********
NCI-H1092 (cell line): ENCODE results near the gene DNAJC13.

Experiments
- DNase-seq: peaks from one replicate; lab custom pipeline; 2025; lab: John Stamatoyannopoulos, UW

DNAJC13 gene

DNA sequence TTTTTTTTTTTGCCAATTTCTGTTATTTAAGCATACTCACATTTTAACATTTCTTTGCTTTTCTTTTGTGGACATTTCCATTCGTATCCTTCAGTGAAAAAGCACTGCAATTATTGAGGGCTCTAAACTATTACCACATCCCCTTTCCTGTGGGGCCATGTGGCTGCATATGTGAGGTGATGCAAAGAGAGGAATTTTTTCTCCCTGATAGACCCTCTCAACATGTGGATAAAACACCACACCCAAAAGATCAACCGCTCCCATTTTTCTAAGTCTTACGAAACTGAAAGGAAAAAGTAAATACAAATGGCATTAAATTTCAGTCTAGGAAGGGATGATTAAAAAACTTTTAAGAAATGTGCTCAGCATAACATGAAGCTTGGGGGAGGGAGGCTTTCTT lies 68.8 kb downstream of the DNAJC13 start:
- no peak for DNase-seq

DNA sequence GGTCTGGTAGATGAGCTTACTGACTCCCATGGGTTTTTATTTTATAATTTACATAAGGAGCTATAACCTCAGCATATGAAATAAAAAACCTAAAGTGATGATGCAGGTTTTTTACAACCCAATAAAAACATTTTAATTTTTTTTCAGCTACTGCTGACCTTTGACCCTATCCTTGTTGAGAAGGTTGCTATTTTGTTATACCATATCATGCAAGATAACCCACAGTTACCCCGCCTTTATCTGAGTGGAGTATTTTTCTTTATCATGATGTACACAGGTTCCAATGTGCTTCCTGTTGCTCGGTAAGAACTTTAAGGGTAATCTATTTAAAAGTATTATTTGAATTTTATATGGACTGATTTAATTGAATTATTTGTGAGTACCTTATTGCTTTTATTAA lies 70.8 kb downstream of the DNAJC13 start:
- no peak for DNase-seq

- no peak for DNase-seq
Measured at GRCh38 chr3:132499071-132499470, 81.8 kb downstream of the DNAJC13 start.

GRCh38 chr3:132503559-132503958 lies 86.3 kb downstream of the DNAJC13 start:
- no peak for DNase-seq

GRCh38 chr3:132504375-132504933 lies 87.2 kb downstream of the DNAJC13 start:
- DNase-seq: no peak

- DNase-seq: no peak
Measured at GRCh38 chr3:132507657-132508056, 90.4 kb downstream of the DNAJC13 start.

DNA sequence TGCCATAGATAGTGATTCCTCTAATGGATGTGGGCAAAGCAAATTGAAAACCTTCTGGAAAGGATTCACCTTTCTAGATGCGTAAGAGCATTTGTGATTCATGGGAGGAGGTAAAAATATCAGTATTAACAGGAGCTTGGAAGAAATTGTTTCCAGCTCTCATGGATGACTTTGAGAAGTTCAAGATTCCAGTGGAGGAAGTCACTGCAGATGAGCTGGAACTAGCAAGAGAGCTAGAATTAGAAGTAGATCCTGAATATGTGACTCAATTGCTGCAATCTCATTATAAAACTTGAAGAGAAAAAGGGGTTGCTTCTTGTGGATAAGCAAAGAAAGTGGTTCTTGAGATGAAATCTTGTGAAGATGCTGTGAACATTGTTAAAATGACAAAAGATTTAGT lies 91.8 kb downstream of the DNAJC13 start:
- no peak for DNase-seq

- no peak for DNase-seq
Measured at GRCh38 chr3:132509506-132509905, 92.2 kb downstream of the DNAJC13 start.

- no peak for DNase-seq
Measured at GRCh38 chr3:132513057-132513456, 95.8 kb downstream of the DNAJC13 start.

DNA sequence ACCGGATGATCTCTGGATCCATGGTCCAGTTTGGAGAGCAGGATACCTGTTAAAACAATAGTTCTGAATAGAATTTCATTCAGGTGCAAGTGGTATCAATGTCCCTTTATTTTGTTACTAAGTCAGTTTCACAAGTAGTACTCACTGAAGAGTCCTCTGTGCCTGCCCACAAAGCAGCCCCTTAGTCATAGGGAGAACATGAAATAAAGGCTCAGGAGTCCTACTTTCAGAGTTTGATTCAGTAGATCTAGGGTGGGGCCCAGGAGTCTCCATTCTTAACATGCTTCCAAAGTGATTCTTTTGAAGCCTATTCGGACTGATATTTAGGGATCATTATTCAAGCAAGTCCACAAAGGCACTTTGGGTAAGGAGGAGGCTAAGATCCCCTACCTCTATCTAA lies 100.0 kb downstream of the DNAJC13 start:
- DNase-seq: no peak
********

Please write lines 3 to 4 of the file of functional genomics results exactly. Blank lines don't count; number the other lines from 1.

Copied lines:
- DNase-seq: peaks from one replicate; lab custom pipeline; 2025; lab: John Stamatoyannopoulos, UW

DNAJC13 gene